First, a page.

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What do the three little pigs, a multiple car crash pile up and community earthquake resilience have in common?


Professor Michel Bruneau, Structural Engineer from the University of California in Berkeley, USA had some powerful analogies to describe earthquake community resilience during his recent presentation at the University of Canterbury (UC).


In collaboration with the UC Quake Centre, Professor Bruneau spent six weeks in Christchurch researching and analysing building damage in the CBD following the Canterbury earthquake sequence of 2010-2011.


Professor Bruneau says, “arguably the number one structural earthquake engineering dilemma is that most people don’t see resilient infrastructure as a priority until after a disaster. It’s simply human nature.”


Having experienced the devastation of earthquakes, Christchurch as a population now knows the importance of community resilience planning, but the majority of people globally are still in a ‘before the disaster’ mentality.



“Picture the three little pigs,” says Professor Bruneau. “As earthquake engineers we like to plan for a disaster by building a strong, robust infrastructure, one that is built to life-saving earthquake design codes (a house of bricks and mortar). One that will stay standing if a big, bad wolf (a disaster) were to come a-knocking.”


“But in reality the majority of people naturally have a mentality more like the little pigs that choose to build a house of straw. Straw is cheaper right now and there’s the possibility that the wolf may never come. This way you can use your time, resources and money doing other more enjoyable things than disaster resilience preparedness and have a much more fun and carefree life.”


It’s the pay now or pay later decision.


Even with current earthquake building code designs implemented in modern, developed cities throughout the world and therefore a sense that we are as prepared as we can be for an impending earthquake – there is another problem that still exists.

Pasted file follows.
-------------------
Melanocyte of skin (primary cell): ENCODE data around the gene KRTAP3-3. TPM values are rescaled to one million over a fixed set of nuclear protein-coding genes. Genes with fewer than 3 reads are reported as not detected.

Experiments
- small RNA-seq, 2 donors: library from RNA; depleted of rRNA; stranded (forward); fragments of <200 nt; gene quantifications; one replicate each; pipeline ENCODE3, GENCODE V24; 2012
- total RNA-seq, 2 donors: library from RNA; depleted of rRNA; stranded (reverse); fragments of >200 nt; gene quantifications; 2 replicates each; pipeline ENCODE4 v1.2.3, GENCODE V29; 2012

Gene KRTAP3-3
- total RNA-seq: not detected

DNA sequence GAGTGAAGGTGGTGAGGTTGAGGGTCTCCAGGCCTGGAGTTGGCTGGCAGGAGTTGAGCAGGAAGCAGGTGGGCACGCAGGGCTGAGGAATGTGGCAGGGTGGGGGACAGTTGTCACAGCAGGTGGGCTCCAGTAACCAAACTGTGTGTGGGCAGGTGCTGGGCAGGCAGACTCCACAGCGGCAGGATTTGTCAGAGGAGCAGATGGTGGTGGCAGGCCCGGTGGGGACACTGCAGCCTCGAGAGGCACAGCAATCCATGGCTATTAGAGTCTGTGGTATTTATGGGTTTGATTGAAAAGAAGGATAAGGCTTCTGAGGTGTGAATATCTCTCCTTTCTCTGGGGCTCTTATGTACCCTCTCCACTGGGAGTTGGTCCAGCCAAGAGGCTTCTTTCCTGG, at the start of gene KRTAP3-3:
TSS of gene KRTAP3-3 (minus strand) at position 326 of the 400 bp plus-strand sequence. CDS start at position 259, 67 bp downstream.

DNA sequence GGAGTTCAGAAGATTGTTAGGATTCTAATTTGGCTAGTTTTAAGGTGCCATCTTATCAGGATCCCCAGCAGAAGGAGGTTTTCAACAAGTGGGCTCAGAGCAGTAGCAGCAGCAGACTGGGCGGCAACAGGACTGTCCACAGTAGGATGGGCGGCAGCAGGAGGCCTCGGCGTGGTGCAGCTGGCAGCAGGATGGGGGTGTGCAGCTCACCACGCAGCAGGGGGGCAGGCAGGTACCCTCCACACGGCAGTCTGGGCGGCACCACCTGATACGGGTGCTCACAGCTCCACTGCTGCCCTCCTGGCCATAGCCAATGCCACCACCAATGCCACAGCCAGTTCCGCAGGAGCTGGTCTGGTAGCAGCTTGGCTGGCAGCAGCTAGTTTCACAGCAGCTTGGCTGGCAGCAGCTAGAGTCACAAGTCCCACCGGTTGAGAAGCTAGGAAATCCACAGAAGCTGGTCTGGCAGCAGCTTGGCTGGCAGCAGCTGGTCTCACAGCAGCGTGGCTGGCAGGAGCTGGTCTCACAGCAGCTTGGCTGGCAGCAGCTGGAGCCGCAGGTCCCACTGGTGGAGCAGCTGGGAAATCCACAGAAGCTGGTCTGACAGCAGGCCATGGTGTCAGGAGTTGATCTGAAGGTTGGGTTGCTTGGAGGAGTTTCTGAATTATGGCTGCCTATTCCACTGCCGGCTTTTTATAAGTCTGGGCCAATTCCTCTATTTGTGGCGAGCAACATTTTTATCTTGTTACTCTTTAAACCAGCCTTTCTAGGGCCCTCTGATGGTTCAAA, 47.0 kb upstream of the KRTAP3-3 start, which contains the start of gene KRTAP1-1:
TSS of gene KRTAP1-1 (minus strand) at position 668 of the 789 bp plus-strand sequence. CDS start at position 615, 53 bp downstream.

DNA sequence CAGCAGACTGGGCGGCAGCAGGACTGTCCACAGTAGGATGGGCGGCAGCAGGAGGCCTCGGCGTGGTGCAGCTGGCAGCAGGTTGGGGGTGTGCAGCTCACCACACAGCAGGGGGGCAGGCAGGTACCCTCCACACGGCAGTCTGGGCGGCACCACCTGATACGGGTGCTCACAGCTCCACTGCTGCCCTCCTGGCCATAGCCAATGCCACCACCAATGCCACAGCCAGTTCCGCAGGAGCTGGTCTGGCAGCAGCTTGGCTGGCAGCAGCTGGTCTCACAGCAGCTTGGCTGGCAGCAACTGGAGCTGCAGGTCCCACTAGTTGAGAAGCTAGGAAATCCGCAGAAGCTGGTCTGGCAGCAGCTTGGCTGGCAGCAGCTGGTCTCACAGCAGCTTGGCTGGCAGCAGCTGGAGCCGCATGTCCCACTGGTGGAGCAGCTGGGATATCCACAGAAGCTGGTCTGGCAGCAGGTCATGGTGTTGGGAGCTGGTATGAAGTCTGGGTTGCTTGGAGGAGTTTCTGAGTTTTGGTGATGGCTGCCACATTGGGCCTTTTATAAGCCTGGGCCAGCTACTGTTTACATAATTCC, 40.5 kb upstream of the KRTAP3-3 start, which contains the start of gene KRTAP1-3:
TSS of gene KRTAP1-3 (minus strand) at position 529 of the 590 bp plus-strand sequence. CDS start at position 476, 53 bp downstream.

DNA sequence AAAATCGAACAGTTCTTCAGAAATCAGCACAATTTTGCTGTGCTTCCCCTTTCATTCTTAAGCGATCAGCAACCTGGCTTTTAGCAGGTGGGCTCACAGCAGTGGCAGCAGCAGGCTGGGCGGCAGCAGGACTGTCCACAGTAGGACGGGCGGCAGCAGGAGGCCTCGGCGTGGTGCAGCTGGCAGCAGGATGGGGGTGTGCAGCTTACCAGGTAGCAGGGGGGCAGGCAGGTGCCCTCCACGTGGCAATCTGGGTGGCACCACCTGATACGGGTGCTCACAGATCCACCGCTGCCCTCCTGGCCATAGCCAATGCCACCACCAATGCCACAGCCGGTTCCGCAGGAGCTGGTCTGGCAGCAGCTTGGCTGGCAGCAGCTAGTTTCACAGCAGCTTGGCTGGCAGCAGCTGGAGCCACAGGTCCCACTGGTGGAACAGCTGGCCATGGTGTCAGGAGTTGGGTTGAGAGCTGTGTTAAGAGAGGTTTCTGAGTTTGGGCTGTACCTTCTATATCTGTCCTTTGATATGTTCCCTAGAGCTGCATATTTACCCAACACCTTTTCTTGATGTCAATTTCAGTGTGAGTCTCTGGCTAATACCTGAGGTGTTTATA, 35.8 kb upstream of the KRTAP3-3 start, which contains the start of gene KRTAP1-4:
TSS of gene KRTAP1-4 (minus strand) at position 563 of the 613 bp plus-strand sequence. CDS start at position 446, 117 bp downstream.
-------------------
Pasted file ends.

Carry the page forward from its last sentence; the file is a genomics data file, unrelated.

Professor Bruneau uses the analogy of a car crash to describe the problem.


For those people who have a car, law requires that car to meet certain ‘safe roadworthy standards.’ Drivers know the car will provide a degree of safety if there were to be an accident and most people will have insurance in place to cover the cost if any damage occurred.


The problem though, and what’s sometimes forgotten with implementing building codes, is that during a disaster - like an earthquake - everyone gets into the ‘accident’ at exactly the same time. We have a multiple car collision on our hands with a massive amount of damage, everyone is stuck in that pile up with nowhere to go and we all have to try and live with the consequences.


“We happen to know this very well here in Christchurch, where all the cars (buildings) got damaged at the same time and many people were stuck in a city and suburban ‘pile up’ (the no-go red zones) and had to live with it,” says Professor Bruneau.


Professor Bruneau goes on to say that, “the international community was not aware that the red zone remained the situation for so long. The news at the time broadcast that two buildings had collapsed and showed footage of the extent and scale of the damage. But most people wouldn’t have been aware that two years later (although smaller) the red zone was still in place and that the city remained closed for business.”


And for a city closed for so long, further damage continues to occur in already compromised buildings through exposure to the elements (think the Christchurch Cathedral). The damage grows as other urban elements and infrastructure such as footpaths, paving or signage deteriorate and fall further into disrepair.


Six years on from the initial damaging earthquakes that rocked Christchurch to its core, the city is still hugely affected by the consequences of these major events.


Professor Bruneau’s analogies really help to put these ideas into context.


We now know all too well that buildings with a ‘house made of straw’ mentality didn’t stand up to the huff and puff of an earthquake shudder as well as the stronger (designed to earthquake code) ‘house made of brick’ alternatives.


‘Crashed cars’ have slowly been pulled one by one from the wreckage, and either flattened or repaired. Roads slowly open up to allow drivers through again. Christchurch is slowly but surely rebuilding but has by no means achieved full pre-quake functionality and there’s still a long way to go.


We are keenly aware of the time it takes to recover after an event of this scale. We won't easily forget the consequences that such a major natural disaster brings to a city but we can take heart that lessons learnt may help other communities to better prepare for the worst.











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